Cloning Human Cells

Cloning of human cells is a technology that holds the potential to cure many diseases and provide a source of exactly matched transplant tissues and organs.

Credit: Kateryna Kon/

One cloning technology that has been developed for mammalian and human cells is somatic cell nuclear transfer (SCNT). SCNT is a method of cloning mammalian cells that can be used to create personalized embryonic stem cells from an adult animal or human.

Embryonic stem cells are immortal, and have the potential to develop into any type of adult cell, even after months growing in culture dishes. These cells have been sought after as potential therapies for diseases ranging from heart disease to Parkinson’s to cancer.

By transferring adult cell DNA into an embryonic stem cell, it is possible to create a line of immortal embryonic cells that are able to develop into any type of adult cell, genetically identical to the donor.

This has led to a lot of interest in SCNT, which is best known as the method used to pioneer whole animal cloning technology, such as Dolly the sheep. But SCNT can also be used to clone human cells for transplant or other therapies.

Resetting the cellular clock

The cloning method is based on the fact that cytoplasmic factors in mature, metaphase II oocytes are able to reset the identity of a transplanted adult cell nucleus to an embryonic state.

In humans, a major roadblock in achieving successful SCNT leading to embryonic stem cells has been the fact that human SCNT embryos fail to progress beyond the eight-cell stage. This was believed to be due to an inability to activate certain embryonic genes. This difficulty has been attributed to the use of protocols developed for non-primate species.

Researchers have determined that several steps in the protocol were critical for human cellular reprogramming. Those were spindle removal, donor cell fusion, and cytoplast activation.

In 2013, scientists reported a successful SCNT procedure by modifying the protocol for specific human oocyte biology. They derived several human embryonic stem cell lines from these cloned embryos whose DNA was an exact match to the adult cell that donated the DNA.

The mitochondrial DNA of the stem cells, however, matched the donor egg’s mitochondrial DNA. This was the first successful reprogramming of human somatic cells into embryonic stem cells using a cloning technique, SCNT.

Testing older, male donor cells

Another successful attempt at human SCNT was made using cells from two adult males. Dermal fibroblasts were taken from a 35-year old male and a 75-year-old male and used to create embryonic stem cells.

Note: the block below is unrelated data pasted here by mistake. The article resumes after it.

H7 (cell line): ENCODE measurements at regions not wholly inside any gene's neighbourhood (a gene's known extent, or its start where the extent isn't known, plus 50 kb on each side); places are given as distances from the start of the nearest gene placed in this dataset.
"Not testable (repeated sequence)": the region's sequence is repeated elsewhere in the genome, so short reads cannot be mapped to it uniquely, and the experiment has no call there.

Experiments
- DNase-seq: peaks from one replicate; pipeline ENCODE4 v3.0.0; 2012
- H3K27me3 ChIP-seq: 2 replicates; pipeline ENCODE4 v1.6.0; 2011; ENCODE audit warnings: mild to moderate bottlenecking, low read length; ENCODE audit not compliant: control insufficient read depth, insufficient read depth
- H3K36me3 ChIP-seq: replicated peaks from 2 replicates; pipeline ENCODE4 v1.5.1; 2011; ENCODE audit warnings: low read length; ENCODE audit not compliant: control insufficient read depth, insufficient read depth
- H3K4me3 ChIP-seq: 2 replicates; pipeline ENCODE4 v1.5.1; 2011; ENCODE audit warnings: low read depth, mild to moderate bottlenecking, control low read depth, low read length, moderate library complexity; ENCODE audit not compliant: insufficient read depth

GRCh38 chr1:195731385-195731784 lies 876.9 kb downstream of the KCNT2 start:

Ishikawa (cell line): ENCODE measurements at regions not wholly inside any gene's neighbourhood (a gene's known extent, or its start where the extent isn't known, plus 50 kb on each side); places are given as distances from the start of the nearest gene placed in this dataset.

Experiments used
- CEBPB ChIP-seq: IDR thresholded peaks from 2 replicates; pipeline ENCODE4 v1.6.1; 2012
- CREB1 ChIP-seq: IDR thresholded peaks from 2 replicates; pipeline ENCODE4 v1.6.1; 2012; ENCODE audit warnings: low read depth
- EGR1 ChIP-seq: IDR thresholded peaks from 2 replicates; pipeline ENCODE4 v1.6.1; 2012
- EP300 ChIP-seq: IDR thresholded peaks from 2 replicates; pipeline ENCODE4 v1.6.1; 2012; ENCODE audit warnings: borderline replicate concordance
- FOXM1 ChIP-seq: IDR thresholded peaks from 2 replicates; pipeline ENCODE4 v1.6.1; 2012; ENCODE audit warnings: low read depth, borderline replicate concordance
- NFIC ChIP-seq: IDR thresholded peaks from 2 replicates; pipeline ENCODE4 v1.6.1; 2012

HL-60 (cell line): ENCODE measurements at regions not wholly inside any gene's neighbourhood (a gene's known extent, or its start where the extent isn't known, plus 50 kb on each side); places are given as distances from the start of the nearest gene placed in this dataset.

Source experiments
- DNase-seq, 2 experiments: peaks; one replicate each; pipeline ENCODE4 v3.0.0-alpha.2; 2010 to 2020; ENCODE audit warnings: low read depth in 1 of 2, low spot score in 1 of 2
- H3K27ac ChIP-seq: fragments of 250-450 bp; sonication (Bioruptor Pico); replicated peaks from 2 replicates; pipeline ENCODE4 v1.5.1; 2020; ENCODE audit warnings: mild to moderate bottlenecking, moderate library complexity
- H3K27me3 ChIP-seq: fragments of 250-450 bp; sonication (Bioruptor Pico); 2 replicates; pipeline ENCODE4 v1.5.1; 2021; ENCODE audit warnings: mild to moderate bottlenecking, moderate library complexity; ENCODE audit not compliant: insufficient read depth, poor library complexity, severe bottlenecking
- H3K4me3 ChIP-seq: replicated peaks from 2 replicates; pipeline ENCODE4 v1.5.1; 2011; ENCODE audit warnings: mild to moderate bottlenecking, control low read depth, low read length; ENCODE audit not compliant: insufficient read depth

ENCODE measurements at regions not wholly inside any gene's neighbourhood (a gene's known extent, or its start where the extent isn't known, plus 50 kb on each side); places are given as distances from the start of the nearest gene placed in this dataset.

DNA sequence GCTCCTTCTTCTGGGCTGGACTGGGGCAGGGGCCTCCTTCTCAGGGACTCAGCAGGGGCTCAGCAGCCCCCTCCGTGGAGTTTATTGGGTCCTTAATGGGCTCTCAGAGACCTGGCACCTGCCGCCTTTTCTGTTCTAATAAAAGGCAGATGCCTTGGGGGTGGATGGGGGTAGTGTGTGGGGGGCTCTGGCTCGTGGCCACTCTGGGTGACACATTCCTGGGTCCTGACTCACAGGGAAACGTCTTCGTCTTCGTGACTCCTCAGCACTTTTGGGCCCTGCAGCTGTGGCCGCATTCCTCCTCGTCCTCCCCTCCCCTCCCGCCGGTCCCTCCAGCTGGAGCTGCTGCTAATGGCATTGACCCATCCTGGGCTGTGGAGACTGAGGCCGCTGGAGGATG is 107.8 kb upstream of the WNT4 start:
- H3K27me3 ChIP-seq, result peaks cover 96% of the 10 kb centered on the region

It was believed that the epigenetic signature and age-related changes such as shortened telomeres and oxidative DNA damage might hinder reprogramming of mature adult nuclei. The adult cell nuclei were transferred into metaphase-II stage human oocytes, producing a karyotypically normal diploid embryonic stem cell line from each of the adult male donor cells.

Moving toward therapeutic transplant

The therapeutic potential of cloned human cells has been demonstrated by another study using human oocytes to reprogram adult cells of a type 1 diabetic. The resulting cells were pluripotent and could be differentiated into insulin-producing beta cells to restore the function of the pancreas in the donor.

Although attempts have not yet been made to create a therapeutic transplant from embryonic stem cells, the methods have been developed to allow the creation of functional, mature cells using human cell cloning technology.


  • Embryonic stem cells
  • Human embryonic stem cells derived by somatic cell nuclear transfer
  • Human somatic cell nuclear transfer using adult cells
  • Human oocytes reprogram adult somatic nuclei of a type 1 diabetic to diploid pluripotent stem cells

Further Reading

  • All Cloning Content
  • Molecular Cloning
  • Organism Cloning
  • Cloning Unicellular Organisms

Last Updated: Feb 26, 2019

Written by

Dr. Catherine Shaffer

Catherine Shaffer is a freelance science and health writer from Michigan. She has written for a wide variety of trade and consumer publications on life sciences topics, particularly in the area of drug discovery and development. She holds a Ph.D. in Biological Chemistry and began her career as a laboratory researcher before transitioning to science writing. She also writes and publishes fiction, and in her free time enjoys yoga, biking, and taking care of her pets.

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